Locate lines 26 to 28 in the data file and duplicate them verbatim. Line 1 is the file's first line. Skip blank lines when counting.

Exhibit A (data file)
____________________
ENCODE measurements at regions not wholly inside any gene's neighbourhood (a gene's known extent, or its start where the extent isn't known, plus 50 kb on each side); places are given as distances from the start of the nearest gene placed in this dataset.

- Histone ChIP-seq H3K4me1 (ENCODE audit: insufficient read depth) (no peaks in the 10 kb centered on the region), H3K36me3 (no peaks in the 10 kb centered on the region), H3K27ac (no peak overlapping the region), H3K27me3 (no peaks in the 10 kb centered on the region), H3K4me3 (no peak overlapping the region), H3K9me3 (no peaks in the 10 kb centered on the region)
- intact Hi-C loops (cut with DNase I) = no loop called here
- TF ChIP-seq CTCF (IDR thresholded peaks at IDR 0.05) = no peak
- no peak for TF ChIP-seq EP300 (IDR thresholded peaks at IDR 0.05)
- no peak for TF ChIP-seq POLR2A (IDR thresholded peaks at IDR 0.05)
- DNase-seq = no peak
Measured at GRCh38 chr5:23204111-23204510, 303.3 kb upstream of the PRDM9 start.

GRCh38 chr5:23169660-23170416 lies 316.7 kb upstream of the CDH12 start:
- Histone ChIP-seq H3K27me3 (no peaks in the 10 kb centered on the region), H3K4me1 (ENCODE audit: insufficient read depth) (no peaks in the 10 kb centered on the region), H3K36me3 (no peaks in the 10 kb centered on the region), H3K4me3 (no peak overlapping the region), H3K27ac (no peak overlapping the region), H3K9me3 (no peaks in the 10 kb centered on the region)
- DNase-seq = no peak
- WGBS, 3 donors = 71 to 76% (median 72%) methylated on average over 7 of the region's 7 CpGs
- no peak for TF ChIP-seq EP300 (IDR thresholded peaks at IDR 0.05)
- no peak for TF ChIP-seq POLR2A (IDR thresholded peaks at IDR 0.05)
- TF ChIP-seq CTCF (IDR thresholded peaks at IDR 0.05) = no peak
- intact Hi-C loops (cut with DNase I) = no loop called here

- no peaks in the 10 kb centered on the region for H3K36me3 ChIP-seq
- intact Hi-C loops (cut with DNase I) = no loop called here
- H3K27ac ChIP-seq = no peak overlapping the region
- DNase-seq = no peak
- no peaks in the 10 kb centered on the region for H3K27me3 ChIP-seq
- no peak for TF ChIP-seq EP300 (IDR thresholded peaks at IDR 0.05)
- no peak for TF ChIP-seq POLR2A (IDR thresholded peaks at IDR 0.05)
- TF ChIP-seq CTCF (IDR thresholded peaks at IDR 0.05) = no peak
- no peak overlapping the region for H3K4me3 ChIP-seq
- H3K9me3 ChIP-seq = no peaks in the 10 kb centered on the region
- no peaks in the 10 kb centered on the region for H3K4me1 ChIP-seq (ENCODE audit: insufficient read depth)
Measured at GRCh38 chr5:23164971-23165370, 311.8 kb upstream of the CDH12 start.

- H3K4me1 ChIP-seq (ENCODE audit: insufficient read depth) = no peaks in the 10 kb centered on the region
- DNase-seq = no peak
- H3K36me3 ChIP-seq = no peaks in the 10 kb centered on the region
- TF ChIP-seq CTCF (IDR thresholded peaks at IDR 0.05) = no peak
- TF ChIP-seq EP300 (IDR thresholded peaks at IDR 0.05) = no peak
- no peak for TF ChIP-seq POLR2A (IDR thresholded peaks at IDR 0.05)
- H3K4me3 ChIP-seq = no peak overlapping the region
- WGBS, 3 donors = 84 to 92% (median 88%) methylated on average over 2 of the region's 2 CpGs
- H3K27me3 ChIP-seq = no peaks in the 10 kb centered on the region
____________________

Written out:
- H3K9me3 ChIP-seq = no peaks in the 10 kb centered on the region
- no peaks in the 10 kb centered on the region for H3K4me1 ChIP-seq (ENCODE audit: insufficient read depth)
Measured at GRCh38 chr5:23164971-23165370, 311.8 kb upstream of the CDH12 start.